ISBN: 978-1-64114-753-8

Page Count: 424

Publisher: Christian Faith Publishing

Review Posted Online: Feb. 28, 2018

Kirkus Reviews Issue: April 15, 2018

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WHAT A WONDERFUL WORLD

A LIFETIME OF RECORDINGS

Noted jazz and pop record producer Thiele offers a chatty autobiography. Aided by record-business colleague Golden, Thiele traces his career from his start as a ``pubescent, novice jazz record producer'' in the 1940s through the '50s, when he headed Coral, Dot, and Roulette Records, and the '60s, when he worked for ABC and ran the famous Impulse! jazz label. At Coral, Thiele championed the work of ``hillbilly'' singer Buddy Holly, although the only sessions he produced with Holly were marred by saccharine strings. The producer specialized in more mainstream popsters like the irrepressibly perky Teresa Brewer (who later became his fourth wife) and the bubble-machine muzak-meister Lawrence Welk. At Dot, Thiele was instrumental in recording Jack Kerouac's famous beat- generation ramblings to jazz accompaniment (recordings that Dot's president found ``pornographic''), while also overseeing a steady stream of pop hits. He then moved to the Mafia-controlled Roulette label, where he observed the ``silk-suited, pinky-ringed'' entourage who frequented the label's offices. Incredibly, however, Thiele remembers the famously hard-nosed Morris Levy, who ran the label and was eventually convicted of extortion, as ``one of the kindest, most warm-hearted, and classiest music men I have ever known.'' At ABC/Impulse!, Thiele oversaw the classic recordings of John Coltrane, although he is the first to admit that Coltrane essentially produced his own sessions. Like many producers of the day, Thiele participated in the ownership of publishing rights to some of the songs he recorded; he makes no apology for this practice, which he calls ``entirely appropriate and without any ethical conflicts.'' A pleasant, if not exactly riveting, memoir that will be of most interest to those with a thirst for cocktail-hour stories of the record biz. (25 halftones, not seen)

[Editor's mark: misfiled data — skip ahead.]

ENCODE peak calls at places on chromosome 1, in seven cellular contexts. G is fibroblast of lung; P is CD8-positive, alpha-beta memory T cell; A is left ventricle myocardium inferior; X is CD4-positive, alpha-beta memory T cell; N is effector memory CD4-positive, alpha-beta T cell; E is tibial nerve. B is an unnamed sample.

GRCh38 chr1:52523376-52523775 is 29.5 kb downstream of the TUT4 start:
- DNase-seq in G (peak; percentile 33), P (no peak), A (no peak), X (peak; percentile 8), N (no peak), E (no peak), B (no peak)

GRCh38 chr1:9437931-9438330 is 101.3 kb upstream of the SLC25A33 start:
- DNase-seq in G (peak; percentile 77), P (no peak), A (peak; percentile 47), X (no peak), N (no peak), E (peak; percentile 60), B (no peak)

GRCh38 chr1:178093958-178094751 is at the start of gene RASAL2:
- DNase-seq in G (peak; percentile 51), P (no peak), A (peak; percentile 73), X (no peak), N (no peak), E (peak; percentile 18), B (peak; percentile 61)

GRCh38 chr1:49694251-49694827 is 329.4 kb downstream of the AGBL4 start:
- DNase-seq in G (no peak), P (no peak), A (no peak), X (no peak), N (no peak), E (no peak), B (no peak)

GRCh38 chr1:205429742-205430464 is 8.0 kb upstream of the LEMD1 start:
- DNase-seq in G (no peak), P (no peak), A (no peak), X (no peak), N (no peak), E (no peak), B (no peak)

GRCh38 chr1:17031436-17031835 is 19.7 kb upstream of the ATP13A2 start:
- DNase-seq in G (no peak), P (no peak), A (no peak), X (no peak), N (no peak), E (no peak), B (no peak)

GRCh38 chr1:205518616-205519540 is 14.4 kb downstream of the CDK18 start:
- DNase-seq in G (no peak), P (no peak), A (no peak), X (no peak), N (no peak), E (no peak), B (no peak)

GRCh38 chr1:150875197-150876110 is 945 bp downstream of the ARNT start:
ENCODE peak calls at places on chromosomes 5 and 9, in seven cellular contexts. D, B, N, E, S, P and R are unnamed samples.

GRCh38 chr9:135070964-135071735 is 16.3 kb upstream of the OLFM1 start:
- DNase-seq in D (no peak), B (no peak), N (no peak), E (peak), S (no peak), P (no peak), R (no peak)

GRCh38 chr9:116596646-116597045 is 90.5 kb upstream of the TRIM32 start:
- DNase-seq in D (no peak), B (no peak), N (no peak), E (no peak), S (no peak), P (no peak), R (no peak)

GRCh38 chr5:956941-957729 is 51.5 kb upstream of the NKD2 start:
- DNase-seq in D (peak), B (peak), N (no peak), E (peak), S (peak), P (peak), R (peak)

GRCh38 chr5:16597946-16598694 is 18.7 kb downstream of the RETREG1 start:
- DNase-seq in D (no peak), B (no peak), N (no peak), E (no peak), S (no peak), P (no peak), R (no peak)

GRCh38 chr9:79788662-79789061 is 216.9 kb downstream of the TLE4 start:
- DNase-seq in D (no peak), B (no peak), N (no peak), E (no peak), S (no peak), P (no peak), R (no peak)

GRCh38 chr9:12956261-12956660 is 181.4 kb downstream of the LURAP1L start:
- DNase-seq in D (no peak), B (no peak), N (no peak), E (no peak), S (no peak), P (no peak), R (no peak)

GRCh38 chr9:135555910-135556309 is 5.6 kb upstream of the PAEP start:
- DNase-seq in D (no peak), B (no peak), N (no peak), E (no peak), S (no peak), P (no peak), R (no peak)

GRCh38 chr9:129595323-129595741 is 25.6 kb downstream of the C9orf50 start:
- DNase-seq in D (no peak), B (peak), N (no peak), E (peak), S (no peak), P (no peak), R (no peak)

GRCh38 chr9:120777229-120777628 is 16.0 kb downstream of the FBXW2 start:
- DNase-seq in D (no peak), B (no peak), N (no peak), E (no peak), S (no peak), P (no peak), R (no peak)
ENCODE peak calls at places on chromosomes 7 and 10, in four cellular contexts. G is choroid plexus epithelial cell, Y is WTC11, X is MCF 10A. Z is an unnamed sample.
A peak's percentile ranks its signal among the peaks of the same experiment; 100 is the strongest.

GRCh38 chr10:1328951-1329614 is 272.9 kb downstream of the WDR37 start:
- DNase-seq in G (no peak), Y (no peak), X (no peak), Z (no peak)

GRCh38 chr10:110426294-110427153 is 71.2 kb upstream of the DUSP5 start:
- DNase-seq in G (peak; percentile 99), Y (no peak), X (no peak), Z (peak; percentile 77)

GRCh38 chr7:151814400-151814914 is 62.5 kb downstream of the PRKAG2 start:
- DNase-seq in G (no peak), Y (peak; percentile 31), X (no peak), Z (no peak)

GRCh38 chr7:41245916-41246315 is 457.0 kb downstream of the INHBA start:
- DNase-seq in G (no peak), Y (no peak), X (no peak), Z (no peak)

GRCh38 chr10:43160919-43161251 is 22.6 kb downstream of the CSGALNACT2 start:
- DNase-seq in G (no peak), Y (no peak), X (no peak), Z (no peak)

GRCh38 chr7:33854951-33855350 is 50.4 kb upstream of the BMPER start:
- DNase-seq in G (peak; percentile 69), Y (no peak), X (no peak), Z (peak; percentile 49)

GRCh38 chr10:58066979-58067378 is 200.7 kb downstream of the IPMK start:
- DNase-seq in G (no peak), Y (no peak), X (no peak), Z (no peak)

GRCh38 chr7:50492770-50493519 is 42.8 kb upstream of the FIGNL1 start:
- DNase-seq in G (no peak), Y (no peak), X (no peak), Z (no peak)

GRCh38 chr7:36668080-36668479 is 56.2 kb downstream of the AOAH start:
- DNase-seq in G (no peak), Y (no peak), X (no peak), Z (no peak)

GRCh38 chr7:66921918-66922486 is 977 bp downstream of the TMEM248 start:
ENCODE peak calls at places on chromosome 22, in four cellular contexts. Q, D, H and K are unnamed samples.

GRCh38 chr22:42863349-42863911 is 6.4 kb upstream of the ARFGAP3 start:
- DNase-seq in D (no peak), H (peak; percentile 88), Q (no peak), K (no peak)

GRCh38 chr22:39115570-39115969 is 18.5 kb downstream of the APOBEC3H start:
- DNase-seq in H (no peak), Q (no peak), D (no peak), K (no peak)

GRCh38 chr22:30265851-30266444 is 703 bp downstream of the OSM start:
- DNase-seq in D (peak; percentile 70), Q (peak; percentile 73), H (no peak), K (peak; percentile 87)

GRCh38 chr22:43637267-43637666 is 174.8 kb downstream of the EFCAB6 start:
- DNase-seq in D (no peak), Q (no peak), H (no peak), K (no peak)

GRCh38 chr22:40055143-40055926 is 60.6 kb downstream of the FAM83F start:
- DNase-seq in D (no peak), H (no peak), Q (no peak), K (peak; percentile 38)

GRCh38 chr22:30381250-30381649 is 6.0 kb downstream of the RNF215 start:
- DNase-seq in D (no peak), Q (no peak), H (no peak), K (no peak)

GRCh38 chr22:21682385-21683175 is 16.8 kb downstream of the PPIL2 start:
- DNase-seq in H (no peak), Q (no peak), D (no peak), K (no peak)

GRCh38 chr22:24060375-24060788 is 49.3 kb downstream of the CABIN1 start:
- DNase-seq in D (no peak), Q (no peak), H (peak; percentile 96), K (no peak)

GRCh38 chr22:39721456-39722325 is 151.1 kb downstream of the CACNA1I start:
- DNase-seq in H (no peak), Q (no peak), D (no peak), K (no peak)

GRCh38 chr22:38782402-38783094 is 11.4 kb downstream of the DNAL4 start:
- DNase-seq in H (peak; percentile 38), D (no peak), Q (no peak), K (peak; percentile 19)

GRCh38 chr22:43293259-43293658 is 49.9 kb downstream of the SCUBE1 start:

Pub Date: May 1, 1995

ISBN: 0-19-508629-4

Page Count: 224

Publisher: Oxford Univ.

Review Posted Online: May 20, 2010

Kirkus Reviews Issue: March 1, 1995

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DEAR MR. HENSHAW